• June 4, 6:30PM – 8:00PM. Lacey Veterans Service Hub: Mayor’s Virtual Gala and Fundraiser. 

Join Lacey Mayor Andy Ryder for a virtual evening of fun and fundraising, including guest speakers, raffle prizes, a premier video tour of the newly remodeled Lacey Veterans Services Hub, and more! There are 32,000 Veterans living in Thurston County, and the Lacey Veterans Service Hub provides local access to vital programs and services. Proceeds from the Lacey Mayor’s Gala will go to the Lacey Veterans Services Hub to support their programs and services which directly benefit our local Veterans and their families, including:
 
VA Benefits, Housing and Nutrition
Education, Employment and Training
Counseling, Peer-to-Peer Support
Financial and Legal Aid
 
Register and purchase raffle tickets at http://ci.lacey.wa.us/2021-mayors-gala. Prizes include:
 
Alderbrook Resort & Spa – Enjoy your choice of lodging, dining, and spa services – Value $1,000
Glacier Aviation Helicopter Tour – One-hour flight for two – Value $600
Mystic Journey’s Sunset Tour – Three-hour sunset boat cruise for up to 6 people – Value $450
 
For more information, contact City of Lacey Public Affairs at 360-491-3214, or email  PublicAffairs@ci.lacey.wa.us

  • June 5, 1:00PM – 4:00PM. Fort Nisqually Living History Museum: Heritage Skills Workshop – 19th Century Cosmetics.

 


 
Fort Interpreter Elizabeth, of Beth’s Bobbins Blog, will demonstrate how to make up your own 19th century makeup! Using historic recipes and materials found in your local grocery or garden participants will create:
 
Cold Cream (skin care)
Hungary Water (perfume and base for other cosmetics)
Spanish Rouge (coloring agent)
Pomatum (styling aid)
Burnt Cloves* (coloring agent)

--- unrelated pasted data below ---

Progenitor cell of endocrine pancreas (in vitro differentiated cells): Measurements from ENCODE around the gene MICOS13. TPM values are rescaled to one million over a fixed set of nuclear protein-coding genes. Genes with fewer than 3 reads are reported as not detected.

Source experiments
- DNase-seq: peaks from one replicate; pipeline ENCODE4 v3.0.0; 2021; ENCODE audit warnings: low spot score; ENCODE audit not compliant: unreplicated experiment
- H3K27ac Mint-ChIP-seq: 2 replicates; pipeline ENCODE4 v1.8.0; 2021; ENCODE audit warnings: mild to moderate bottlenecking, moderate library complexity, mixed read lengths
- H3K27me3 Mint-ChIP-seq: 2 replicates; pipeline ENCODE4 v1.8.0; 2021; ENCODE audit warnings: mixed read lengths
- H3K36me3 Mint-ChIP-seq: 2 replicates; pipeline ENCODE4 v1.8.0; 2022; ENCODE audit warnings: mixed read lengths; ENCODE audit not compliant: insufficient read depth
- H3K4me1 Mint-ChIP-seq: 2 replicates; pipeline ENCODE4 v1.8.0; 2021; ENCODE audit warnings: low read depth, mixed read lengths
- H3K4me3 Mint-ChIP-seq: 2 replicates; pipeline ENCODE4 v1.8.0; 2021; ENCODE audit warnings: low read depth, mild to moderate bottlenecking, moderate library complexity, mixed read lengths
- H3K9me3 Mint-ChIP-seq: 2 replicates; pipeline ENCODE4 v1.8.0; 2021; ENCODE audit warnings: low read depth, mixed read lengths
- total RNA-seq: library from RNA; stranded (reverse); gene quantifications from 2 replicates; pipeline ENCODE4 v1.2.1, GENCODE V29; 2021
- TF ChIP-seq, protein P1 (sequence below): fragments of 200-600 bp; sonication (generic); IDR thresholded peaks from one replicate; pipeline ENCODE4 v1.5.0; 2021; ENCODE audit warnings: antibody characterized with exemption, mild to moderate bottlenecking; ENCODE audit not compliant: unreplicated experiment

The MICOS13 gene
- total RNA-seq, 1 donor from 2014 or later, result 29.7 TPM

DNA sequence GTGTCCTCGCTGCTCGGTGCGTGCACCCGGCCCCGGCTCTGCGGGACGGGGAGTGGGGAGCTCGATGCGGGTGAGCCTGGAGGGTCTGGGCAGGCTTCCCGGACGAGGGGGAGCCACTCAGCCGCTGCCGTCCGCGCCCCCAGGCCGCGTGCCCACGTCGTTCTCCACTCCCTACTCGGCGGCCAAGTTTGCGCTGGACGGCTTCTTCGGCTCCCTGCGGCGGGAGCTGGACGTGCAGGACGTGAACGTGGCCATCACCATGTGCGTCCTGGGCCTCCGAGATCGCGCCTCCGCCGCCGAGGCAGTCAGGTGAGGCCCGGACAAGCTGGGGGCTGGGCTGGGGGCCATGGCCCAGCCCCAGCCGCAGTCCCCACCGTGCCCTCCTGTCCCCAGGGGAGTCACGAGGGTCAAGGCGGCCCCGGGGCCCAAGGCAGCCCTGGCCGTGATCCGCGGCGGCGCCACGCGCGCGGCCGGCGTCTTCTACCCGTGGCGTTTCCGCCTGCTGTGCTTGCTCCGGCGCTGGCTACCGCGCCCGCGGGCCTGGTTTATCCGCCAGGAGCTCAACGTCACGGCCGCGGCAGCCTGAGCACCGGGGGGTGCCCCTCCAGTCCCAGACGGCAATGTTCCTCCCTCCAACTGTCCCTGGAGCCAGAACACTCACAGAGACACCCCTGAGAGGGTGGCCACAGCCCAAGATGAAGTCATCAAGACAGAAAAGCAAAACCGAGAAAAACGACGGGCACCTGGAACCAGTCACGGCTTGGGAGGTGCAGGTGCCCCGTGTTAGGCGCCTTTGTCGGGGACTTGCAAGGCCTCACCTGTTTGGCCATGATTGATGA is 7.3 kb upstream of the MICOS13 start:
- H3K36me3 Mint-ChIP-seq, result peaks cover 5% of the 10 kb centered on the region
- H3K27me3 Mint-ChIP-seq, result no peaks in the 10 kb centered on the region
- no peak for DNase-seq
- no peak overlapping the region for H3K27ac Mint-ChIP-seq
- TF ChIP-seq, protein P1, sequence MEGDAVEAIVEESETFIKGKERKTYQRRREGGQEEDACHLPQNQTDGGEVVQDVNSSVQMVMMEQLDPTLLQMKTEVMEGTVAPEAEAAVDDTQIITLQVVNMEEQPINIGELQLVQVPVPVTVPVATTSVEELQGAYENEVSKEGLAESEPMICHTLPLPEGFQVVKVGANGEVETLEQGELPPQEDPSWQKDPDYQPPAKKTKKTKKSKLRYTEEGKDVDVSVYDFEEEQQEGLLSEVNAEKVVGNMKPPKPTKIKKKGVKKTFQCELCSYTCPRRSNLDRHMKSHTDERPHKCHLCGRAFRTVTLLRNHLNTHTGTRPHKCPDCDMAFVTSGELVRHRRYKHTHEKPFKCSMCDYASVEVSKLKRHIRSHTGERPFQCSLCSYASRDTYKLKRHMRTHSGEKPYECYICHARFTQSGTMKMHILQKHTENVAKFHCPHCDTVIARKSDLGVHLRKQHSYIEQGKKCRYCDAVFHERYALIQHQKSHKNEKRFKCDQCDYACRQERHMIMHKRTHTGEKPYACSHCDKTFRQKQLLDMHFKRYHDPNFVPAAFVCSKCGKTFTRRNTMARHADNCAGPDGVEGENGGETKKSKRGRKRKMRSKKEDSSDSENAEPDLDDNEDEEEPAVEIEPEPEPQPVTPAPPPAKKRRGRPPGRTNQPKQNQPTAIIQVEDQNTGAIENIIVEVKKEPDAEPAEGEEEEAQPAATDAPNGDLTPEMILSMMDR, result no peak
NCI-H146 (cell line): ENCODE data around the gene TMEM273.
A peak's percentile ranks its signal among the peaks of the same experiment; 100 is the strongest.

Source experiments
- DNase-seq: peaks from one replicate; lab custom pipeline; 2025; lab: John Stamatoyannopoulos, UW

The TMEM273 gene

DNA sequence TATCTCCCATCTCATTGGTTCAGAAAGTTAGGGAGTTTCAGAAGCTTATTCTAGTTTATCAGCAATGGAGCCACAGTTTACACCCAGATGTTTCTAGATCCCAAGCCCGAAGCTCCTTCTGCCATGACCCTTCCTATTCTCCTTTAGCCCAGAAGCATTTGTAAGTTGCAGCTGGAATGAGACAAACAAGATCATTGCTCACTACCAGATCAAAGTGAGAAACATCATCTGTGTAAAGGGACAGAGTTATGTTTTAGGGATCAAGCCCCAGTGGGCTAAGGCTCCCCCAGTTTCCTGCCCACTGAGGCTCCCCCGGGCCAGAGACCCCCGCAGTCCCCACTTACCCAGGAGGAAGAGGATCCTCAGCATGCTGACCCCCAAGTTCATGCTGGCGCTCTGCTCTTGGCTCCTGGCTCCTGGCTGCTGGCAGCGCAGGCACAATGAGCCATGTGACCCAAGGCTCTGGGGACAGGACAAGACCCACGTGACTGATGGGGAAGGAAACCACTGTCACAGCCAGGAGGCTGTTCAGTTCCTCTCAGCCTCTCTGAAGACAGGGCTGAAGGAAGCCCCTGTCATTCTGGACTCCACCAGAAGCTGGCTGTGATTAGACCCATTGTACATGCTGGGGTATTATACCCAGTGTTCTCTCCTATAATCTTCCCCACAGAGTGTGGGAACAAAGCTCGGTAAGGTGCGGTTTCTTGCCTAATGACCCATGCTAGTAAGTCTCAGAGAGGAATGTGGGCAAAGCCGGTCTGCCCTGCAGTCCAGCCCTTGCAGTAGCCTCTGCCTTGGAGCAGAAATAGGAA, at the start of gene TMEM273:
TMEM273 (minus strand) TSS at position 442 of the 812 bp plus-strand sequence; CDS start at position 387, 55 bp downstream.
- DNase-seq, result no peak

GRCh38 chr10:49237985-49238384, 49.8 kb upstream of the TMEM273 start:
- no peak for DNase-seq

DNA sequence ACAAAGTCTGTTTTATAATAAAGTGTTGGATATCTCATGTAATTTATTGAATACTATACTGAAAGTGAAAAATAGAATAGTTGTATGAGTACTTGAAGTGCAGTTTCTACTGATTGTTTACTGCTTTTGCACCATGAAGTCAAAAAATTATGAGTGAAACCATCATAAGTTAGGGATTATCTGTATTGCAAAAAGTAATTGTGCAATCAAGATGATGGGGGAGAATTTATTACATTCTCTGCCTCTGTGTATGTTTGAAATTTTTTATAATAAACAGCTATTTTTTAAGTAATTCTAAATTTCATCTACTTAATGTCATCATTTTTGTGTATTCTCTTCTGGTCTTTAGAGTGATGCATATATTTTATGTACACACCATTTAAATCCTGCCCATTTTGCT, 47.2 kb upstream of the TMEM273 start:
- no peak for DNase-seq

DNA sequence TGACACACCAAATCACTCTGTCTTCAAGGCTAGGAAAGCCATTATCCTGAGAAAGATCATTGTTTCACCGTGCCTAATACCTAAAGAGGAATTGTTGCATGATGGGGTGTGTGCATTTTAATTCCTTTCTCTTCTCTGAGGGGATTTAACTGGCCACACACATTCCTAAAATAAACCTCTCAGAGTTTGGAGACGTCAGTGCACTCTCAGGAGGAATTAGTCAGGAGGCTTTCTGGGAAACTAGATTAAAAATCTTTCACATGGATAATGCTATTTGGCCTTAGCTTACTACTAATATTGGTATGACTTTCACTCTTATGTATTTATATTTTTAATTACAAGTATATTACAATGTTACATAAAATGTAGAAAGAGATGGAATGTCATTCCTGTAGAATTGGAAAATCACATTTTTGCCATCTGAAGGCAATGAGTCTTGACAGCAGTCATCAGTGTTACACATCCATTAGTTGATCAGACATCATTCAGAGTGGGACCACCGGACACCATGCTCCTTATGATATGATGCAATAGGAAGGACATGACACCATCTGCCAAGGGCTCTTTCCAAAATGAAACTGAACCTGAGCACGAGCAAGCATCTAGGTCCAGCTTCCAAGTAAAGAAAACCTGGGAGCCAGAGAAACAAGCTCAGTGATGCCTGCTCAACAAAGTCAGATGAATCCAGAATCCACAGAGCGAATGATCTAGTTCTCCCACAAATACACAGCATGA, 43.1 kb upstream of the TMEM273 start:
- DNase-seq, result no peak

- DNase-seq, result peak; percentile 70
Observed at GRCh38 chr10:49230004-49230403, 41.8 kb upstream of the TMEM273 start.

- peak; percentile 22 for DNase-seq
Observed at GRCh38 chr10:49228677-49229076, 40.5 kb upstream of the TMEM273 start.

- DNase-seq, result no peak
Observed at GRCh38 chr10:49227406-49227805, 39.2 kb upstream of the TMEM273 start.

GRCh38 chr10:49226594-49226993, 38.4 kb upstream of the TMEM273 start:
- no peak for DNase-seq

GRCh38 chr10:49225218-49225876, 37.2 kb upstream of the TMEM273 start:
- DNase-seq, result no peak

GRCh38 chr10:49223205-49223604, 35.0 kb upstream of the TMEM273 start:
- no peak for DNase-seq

Elizabeth will also be demonstrating the process of steam distillation to extract the “essence” of different herbs and flowers using a period still. Some supplies will be included. This event is taking place at Fort Nisqually, 5519 Five Mile Dr., Tacoma. For more information and to register, visit Here.

  • June 10, 6:00PM. Fort Nisqually Living History Museum: Fort from Home – Puget Sound Treaty War Panel.
The Puget Sound Treaty War Panel series resumes on Thursday, June 10th, 2021. The conversation will focus on the era leading up to, and include, the signing of the Medicine Creek Treaty. The Puget Sound Treaty War (1855-1866) was the result of contested terms of the Medicine Creek Treaty, negotiated by Governor Isaac Stevens. The treaty, the first of several consecutive treaties negotiated by Stevens in quick succession, sought the relocation of local tribes to reservations in exchange for cash payments and the preservation of hunting and fishing rights. The treaty became a catalyst for the conflict. The Treaty War remains central to Puget Sound history. This free program brings together a panel of historians to discuss the experiences and effects of these events. With representatives from Nisqually, Puyallup, Squaxin Island and Muckleshoot Tribes, as well as Fort Nisqually Living History Museum, the panel offers a new dialogue among diverse communities impacted by the War and its aftermath.
 
Panelists will include: